Dikhil children to get new schoolhouse addition

A team from the 403rd and 411th Civil Affairs Battalions, assigned to Combined Joint Task Force-Horn of Africa, traveled to Dikhil, Djibouti, and met with village elders and community members Sept. 27, 2016, to learn about the education and general welfare of an existing school system in the village.



By Staff Sgt. Benjamin Raughton Combined Joint Task Force-Horn of Africa Oct 03, 2016
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A team from the 403rd and 411th Civil Affairs Battalions, assigned to Combined Joint Task Force-Horn of Africa, traveled to Dikhil, Djibouti, and met with village elders and community members Sept. 27, 2016, to learn about the education and general welfare of an existing school system in the village.

 

During their visit, the CA BN team gauged the community’s response to a new schoolhouse being built as part of a humanitarian assistance project.

 

“We go out there and try to gather general information about the village to determine what projects are needed, how they’re progressing, and whether or not those projects are meeting their desired effects and intent,” said U.S. Army Capt. Cory Meyers, team chief assigned to the 403rd CA BN. “Our mission is to establish a relationship with the population of not just Dikhil, but Djibouti at large.”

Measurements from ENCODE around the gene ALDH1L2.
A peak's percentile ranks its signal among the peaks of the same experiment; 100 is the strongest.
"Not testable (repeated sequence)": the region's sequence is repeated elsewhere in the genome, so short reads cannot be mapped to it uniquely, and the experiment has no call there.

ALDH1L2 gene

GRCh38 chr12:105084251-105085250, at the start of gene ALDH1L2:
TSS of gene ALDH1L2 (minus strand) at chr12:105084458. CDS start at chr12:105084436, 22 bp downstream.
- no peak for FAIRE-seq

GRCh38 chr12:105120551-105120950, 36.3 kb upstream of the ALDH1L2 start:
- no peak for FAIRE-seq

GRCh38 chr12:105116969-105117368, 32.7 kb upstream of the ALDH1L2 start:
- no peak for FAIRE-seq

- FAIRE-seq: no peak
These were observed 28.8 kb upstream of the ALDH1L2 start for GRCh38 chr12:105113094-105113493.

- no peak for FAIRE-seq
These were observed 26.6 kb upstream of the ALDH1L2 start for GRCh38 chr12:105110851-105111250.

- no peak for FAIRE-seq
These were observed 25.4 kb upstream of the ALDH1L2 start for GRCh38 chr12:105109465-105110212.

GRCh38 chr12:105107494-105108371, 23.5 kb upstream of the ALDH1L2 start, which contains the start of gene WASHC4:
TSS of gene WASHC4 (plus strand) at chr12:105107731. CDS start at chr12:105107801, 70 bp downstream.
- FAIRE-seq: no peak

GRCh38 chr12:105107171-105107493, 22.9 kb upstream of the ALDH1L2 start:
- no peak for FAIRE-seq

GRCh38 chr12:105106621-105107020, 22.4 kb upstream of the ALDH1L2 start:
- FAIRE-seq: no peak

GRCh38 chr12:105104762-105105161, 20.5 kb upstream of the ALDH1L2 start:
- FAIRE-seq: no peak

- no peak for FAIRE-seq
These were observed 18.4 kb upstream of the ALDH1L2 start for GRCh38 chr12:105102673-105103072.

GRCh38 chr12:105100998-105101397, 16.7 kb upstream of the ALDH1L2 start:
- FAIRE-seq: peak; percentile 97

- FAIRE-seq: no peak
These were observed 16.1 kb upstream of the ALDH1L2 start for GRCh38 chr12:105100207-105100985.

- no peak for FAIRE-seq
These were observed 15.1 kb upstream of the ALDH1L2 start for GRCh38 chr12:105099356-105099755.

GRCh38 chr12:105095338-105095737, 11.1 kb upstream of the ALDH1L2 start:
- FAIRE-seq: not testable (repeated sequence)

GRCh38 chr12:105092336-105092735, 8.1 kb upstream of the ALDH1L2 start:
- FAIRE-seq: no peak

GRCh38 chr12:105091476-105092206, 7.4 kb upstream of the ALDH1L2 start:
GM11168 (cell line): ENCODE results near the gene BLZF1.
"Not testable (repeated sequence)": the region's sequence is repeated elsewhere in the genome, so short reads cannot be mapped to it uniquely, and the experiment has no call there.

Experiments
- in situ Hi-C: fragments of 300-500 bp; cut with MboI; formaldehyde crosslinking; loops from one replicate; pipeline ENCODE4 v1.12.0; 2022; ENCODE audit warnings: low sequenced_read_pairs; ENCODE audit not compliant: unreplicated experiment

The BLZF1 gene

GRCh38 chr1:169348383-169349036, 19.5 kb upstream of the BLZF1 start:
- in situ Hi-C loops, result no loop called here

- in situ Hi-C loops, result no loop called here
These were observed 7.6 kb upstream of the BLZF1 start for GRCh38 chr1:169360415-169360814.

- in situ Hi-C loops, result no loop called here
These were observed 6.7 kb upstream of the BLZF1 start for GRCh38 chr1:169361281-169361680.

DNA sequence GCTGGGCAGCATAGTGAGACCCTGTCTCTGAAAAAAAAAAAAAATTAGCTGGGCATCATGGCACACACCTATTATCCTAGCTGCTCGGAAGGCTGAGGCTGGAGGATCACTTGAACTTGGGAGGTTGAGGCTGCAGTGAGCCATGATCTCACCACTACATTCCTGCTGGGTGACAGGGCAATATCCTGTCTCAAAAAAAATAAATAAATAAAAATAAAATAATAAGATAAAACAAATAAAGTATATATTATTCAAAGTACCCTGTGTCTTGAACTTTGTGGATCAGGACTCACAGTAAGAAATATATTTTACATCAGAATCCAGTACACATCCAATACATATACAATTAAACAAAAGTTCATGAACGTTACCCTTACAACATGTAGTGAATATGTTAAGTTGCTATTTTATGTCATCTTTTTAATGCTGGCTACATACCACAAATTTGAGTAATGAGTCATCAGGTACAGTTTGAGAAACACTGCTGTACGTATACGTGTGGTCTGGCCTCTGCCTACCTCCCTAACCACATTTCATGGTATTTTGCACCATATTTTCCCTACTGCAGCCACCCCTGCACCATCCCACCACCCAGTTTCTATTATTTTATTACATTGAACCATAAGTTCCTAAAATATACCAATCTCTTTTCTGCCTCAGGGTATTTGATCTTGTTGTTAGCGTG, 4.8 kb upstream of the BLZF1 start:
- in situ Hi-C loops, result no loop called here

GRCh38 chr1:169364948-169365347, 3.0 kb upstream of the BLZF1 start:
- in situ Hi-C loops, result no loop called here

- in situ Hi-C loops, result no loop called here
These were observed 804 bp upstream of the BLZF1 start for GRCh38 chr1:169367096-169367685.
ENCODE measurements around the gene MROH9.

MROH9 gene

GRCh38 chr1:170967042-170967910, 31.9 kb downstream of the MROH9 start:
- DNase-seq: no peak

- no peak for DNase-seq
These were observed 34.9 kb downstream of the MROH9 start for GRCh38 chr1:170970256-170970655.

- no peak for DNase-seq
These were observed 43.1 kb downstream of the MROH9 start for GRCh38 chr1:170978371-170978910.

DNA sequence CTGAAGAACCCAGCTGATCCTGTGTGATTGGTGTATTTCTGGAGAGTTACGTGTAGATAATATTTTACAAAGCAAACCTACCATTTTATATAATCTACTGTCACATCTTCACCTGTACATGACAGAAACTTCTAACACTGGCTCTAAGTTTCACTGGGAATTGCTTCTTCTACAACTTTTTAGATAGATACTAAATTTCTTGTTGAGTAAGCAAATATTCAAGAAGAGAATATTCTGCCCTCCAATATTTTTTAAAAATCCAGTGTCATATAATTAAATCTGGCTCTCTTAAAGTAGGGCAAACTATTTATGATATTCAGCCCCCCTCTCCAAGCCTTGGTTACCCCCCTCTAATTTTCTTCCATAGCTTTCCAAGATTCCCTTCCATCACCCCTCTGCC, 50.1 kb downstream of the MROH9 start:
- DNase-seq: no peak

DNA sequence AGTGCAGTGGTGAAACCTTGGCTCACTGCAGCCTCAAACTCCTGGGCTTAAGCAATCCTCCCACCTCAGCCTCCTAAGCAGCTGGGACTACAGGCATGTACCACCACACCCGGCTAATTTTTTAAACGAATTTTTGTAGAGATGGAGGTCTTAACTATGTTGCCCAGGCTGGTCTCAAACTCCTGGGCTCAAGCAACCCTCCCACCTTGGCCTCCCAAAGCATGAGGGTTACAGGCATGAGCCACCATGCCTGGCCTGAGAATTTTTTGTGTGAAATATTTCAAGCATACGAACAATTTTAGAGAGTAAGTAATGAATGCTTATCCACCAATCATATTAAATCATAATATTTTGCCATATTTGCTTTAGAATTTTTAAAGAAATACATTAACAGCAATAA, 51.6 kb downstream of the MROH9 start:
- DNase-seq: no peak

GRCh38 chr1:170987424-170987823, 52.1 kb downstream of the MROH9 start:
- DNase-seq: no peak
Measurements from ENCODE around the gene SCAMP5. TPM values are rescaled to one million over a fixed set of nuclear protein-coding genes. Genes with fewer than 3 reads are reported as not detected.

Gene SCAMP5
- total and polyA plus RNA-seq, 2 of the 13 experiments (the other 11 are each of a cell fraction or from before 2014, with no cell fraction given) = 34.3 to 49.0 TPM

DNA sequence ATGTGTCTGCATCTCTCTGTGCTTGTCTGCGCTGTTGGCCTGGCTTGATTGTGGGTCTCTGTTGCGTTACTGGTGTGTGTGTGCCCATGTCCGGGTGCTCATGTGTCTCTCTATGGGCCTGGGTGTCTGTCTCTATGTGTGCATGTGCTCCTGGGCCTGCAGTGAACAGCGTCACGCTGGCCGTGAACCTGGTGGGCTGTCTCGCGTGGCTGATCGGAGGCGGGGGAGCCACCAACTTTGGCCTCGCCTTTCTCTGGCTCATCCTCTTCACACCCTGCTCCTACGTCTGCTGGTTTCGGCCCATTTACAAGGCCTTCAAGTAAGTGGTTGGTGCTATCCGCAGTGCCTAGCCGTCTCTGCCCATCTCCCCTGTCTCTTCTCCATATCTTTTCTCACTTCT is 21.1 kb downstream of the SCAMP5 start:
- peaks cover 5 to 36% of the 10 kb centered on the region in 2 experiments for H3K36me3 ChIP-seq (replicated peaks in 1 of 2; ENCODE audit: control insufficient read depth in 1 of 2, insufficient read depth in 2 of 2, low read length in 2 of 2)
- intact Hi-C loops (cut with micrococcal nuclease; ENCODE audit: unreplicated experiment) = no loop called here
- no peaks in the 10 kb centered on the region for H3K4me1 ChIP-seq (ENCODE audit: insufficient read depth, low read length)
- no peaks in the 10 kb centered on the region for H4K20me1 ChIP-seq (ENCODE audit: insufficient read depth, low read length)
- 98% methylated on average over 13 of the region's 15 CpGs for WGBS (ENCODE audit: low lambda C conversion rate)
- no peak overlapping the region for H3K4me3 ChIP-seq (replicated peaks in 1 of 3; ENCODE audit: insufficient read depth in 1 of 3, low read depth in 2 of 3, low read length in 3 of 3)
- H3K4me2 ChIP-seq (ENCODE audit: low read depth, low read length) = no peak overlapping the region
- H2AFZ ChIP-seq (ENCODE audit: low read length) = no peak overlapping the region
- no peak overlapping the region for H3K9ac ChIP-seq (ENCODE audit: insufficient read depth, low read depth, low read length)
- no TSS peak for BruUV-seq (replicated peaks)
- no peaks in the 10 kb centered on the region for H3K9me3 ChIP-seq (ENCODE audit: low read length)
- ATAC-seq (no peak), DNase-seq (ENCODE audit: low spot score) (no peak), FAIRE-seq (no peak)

Meyers said a major benefit of having an additional schoolhouse is more classrooms. This provides additional space for the nomadic population to educate their children.

 

“We have a lot of children, and every year they increase,” said Yasin Koumeneh, a Dhikil village elder with five children, two of whom are students. “For this area, it’s normal for [children] to come to school from three or four kilometers early in the morning.”

 

Facilitating education and literacy in Djibouti will promote an atmosphere of more skilled and prepared students, creating better opportunities for jobs upon graduation, Meyers said.

 

Dikhil’s current school buildings can hold around 450 children a day, and Koumeneh hopes the new facility will provide education for 300 more students. Dikhil schools are more than 30 years old, and many students attend classes in the same buildings their parents once did, Koumeneh said.

 

“I hope this gives the new generation a new chance,” he said. “They have a chance to get a new [building], and I hope our children will feel it’s a good thing, too.”

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